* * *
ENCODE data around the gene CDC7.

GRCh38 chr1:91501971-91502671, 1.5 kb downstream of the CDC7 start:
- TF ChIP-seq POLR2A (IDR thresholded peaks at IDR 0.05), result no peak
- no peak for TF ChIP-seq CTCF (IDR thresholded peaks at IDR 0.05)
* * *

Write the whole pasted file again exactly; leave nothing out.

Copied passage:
ENCODE data around the gene CDC7.

GRCh38 chr1:91501971-91502671, 1.5 kb downstream of the CDC7 start:
- TF ChIP-seq POLR2A (IDR thresholded peaks at IDR 0.05), result no peak
- no peak for TF ChIP-seq CTCF (IDR thresholded peaks at IDR 0.05)